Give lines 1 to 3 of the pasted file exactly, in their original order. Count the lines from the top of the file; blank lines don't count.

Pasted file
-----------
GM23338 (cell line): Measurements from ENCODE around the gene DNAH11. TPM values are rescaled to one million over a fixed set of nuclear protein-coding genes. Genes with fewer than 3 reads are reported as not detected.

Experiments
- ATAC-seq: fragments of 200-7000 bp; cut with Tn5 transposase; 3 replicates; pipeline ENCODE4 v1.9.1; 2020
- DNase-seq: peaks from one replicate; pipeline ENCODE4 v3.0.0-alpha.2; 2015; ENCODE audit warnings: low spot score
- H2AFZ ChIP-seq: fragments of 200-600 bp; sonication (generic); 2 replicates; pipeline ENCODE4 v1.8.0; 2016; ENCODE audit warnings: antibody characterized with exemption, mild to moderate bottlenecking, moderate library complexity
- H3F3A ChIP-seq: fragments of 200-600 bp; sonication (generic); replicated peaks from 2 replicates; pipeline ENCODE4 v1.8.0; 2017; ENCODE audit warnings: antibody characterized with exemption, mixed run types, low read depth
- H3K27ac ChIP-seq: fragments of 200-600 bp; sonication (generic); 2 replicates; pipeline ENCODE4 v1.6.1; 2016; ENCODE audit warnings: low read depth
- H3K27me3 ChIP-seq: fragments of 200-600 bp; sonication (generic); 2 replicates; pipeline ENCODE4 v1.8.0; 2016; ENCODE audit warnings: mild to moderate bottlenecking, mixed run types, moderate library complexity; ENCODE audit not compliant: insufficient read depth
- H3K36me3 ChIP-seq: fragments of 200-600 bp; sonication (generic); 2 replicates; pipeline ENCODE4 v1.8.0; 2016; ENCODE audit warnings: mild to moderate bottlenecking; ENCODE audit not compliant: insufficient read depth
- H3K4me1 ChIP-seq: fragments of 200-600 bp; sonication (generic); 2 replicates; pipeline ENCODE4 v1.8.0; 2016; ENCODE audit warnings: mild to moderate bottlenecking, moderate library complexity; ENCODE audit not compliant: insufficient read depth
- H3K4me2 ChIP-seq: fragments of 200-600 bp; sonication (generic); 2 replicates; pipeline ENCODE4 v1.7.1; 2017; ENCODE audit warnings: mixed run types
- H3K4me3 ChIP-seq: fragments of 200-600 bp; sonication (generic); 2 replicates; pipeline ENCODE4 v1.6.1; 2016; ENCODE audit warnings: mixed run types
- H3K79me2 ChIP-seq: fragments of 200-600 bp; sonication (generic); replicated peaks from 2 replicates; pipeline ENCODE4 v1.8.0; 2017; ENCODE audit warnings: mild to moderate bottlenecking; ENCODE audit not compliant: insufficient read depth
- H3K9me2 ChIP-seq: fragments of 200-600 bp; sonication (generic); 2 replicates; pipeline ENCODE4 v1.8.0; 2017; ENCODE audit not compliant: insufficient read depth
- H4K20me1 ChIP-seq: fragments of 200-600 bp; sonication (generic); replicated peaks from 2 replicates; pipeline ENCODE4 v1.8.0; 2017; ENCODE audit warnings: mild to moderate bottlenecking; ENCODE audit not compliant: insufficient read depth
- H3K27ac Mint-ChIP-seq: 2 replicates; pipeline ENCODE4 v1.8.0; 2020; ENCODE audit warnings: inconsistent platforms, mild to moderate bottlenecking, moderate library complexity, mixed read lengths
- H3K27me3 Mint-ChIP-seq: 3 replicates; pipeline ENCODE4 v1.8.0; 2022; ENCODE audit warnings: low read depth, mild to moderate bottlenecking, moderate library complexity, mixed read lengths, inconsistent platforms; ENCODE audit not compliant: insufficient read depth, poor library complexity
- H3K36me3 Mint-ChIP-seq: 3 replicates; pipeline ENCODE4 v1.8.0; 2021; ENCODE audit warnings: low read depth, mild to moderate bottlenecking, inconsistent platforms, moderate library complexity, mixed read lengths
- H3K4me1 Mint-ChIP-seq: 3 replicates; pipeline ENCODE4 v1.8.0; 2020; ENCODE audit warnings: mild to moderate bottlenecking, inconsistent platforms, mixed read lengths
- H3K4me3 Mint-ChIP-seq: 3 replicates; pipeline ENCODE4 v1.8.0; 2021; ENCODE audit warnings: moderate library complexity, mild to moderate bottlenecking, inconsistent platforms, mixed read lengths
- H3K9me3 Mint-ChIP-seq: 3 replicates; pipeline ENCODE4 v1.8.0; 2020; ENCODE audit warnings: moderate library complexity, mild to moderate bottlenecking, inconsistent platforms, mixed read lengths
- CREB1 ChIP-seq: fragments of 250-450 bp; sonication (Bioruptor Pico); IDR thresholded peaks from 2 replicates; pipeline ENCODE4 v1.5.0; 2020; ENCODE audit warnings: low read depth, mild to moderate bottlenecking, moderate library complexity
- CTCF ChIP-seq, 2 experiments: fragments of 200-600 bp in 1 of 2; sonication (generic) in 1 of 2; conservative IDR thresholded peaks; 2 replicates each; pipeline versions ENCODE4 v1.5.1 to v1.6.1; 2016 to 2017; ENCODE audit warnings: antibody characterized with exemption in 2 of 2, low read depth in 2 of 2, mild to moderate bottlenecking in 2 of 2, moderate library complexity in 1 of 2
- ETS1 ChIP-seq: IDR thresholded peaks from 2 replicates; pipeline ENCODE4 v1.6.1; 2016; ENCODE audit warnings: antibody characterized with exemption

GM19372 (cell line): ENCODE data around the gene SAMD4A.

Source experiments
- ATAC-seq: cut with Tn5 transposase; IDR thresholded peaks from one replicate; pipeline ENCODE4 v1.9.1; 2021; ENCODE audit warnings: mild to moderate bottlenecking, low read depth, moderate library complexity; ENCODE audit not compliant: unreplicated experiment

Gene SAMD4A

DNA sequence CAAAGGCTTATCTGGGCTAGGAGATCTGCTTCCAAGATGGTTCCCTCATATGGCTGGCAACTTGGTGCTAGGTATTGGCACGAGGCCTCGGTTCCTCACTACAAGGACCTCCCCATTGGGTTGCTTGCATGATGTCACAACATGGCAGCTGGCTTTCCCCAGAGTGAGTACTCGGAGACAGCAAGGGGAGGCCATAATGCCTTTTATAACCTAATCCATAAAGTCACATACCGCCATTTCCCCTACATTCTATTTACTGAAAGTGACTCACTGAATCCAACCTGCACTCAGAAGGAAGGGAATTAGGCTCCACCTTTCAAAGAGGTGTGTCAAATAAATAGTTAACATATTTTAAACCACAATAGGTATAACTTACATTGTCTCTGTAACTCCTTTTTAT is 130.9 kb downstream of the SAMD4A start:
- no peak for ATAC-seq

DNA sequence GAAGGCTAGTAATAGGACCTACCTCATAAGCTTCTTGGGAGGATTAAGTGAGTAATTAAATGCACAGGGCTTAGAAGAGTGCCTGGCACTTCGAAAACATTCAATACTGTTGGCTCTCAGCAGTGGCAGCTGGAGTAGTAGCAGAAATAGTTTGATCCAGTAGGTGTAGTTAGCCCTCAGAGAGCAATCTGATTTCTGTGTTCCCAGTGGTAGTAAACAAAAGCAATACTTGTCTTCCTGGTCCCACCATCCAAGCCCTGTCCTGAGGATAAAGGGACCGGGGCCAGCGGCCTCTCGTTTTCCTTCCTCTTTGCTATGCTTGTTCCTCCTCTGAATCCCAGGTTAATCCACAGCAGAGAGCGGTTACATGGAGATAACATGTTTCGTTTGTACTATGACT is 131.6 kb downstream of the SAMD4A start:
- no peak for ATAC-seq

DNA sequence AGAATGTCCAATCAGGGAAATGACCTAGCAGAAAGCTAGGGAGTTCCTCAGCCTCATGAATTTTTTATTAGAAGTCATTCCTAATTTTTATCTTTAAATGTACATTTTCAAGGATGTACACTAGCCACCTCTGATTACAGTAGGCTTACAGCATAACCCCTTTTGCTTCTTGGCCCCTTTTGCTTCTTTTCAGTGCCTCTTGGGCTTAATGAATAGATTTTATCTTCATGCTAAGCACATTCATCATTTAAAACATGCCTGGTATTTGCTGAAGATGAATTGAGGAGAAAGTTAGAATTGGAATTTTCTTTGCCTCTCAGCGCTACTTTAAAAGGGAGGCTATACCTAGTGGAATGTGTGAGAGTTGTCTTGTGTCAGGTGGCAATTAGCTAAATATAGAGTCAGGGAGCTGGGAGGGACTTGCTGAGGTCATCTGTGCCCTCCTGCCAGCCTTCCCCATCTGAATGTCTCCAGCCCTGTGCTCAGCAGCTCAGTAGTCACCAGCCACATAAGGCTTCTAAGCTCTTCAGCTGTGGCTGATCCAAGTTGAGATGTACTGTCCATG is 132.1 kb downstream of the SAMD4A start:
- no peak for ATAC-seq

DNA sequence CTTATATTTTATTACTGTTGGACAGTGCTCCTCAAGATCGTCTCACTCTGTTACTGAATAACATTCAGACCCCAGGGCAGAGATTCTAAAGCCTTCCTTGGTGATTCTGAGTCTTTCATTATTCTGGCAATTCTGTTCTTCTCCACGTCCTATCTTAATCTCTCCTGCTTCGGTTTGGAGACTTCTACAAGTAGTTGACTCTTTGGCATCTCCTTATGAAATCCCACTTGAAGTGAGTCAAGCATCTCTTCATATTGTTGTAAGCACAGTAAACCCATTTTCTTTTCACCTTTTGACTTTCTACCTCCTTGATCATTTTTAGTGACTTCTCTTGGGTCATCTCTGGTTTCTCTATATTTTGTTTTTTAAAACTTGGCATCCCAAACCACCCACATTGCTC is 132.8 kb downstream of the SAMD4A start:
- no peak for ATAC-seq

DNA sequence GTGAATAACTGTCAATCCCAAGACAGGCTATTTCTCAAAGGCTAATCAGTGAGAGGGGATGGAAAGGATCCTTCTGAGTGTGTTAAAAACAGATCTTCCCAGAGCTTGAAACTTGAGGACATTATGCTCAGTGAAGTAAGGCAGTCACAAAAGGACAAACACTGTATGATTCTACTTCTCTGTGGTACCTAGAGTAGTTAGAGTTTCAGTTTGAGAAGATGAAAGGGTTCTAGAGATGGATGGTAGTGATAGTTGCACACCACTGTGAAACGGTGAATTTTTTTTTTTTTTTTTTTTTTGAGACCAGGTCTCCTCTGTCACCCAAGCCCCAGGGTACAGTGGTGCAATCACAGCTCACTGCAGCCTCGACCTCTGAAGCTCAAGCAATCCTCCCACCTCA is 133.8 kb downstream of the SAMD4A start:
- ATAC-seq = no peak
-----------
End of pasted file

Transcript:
GM23338 (cell line): Measurements from ENCODE around the gene DNAH11. TPM values are rescaled to one million over a fixed set of nuclear protein-coding genes. Genes with fewer than 3 reads are reported as not detected.

Experiments
- ATAC-seq: fragments of 200-7000 bp; cut with Tn5 transposase; 3 replicates; pipeline ENCODE4 v1.9.1; 2020